Kira's Reviews > The Giving Tree

The Giving Tree by Shel Silverstein
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Feb 11, 13

bookshelves: lolwut, i-ll-try-again-some-day, made-no-sense, what-has-been-seen-cannot-be-unseen
Recommended to Kira by: A giving tree
Recommended for: Giving trees
Read on July 21, 2011, read count: 1

I'm baffled by The Giving Tree. Completely baffled.

When people talk about it, they never tell you just how twisted it really is. There's this vague whiff of patriarchy surrounding it, as well as the running theme of "parents aren't really people. Use them whenever you feel like it. They haven't got anything better to do than serve your whims and desires anyway".

I get it, I do. When you have small children, they depend on you for pretty much everything, and you have to give, give, give. But if they're still taking advantage of you and asking you for the most random spontaneous shit like "I need a boat. I feel like sailing" when they have their own family, then there's something not quite right here. In fact, there's something very wrong with disappearing and leaving your parents broken and sad, then returning briefly to demand things from them. What a horrible, selfish dynamic.

It kind of reminds me of my mother. My brother, who is a lot older than me, has exactly the same attitude toward her as the boy in the story, and I've seen how that has completely and utterly destroyed her. I read this story online and the comment at the end, written by the poster, stated that "this is how we all treat our parents".

No. Sorry, no. I have never and will never treat my mother in this way. It's horrible and cruel and incredibly selfish. What a terrible lesson to teach children! That you should use and degrade those who love you and have provided for you! The story would have been at least bearable had the boy, in the end, planted some of the tree's seeds or something, and given something back, but no. He just takes and takes and takes. Look at Love You Forever - the mom comforts and loves the boy/man throughout his entire life, and she's always giving, but in the end, when she's dying, he switches their roles and takes it upon himself to look after her in her hour of need.

Look, I'm not going to go into Love You Forever, because I've already written a review for it. But really, look at the message it sends compared to The Giving Tree. At least with the former I wasn't half-expecting the boy to, in the end, pee all over the mother as a last insult.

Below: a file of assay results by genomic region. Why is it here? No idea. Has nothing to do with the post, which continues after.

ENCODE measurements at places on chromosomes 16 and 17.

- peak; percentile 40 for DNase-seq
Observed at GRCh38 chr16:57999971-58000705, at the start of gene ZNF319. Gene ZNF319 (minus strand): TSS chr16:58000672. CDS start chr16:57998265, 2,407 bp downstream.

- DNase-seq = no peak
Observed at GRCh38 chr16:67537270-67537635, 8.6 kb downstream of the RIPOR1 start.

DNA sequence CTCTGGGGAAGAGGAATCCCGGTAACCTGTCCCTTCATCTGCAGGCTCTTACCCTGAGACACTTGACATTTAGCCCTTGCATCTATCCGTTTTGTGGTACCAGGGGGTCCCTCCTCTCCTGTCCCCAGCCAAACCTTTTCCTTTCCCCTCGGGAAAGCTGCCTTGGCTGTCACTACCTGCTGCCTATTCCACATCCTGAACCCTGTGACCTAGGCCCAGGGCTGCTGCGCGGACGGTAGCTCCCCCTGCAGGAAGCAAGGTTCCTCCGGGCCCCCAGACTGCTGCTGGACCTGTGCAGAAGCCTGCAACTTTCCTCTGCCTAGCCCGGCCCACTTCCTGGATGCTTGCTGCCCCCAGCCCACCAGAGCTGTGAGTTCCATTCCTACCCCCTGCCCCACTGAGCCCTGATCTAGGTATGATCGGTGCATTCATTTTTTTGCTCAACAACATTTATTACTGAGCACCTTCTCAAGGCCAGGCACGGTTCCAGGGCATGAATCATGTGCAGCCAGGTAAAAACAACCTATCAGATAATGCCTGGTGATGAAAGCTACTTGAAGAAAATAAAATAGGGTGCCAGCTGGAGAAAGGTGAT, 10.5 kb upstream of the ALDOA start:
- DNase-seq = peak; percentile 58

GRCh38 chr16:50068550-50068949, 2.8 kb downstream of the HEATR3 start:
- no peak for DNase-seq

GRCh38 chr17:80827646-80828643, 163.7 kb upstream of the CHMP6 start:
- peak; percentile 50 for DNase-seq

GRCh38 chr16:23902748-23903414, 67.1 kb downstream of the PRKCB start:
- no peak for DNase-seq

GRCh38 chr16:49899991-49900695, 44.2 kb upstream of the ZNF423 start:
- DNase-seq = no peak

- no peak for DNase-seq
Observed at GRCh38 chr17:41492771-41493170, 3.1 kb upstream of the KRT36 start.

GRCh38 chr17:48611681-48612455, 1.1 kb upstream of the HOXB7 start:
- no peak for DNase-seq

Honestly, I could go on and on and on about this for hours, but I have better things to do. I think I've ruined enough Goodreads friendships as it is. For all those of you who love this book, I respect you. It's lovely to have these special childhood relics, like kid's books and songs. Hell, who doesn't love Raffi? What I'm saying is that I'm trashing this book, not those who love it. If you do, more power to you. I'm glad. I'm sure that if I read this book when I was a child, I'd probably be on the other side of the fence.

Ergo, I am too old to be reading this book.

How sad.
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Comments (showing 1-7 of 7) (7 new)

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message 1: by zaju (last edited Aug 03, 2011 04:54PM) (new) - rated it 1 star

zaju You are right, you should not treat your parents this way. And I can feel your emotion, it is pretty sad when you put it like that.
And could you please read my review?


Tami I remember reading this book when I was in 2nd grade. My teacher said that she loved the book. I said to myself that I do no like the little boy.


Synesthesia I would say do not treat anyone that way and instead give as well as take and then give again.


message 4: by Nicole (new)

Nicole The boy always seemed like a sociopath to me...


Foobs If you're a terrible parent (like the tree was), you're probably going to raise a terrible child who grows up into a terrible adult. When they do, they'll treat you terribly.

If the book has any redeaming value, it is as a demonstration of how, when you're a lousy and indulgent parent, that story ends


message 6: by Mk (new) - rated it 5 stars

Mk i think you are just hating on the character (the boy) and not the book.


David Joseph Great review! Every once in awhile I pick it up, put it down and think," I could go on and on about this for hours". I just don't thik it's something to hand over to children. thanks.


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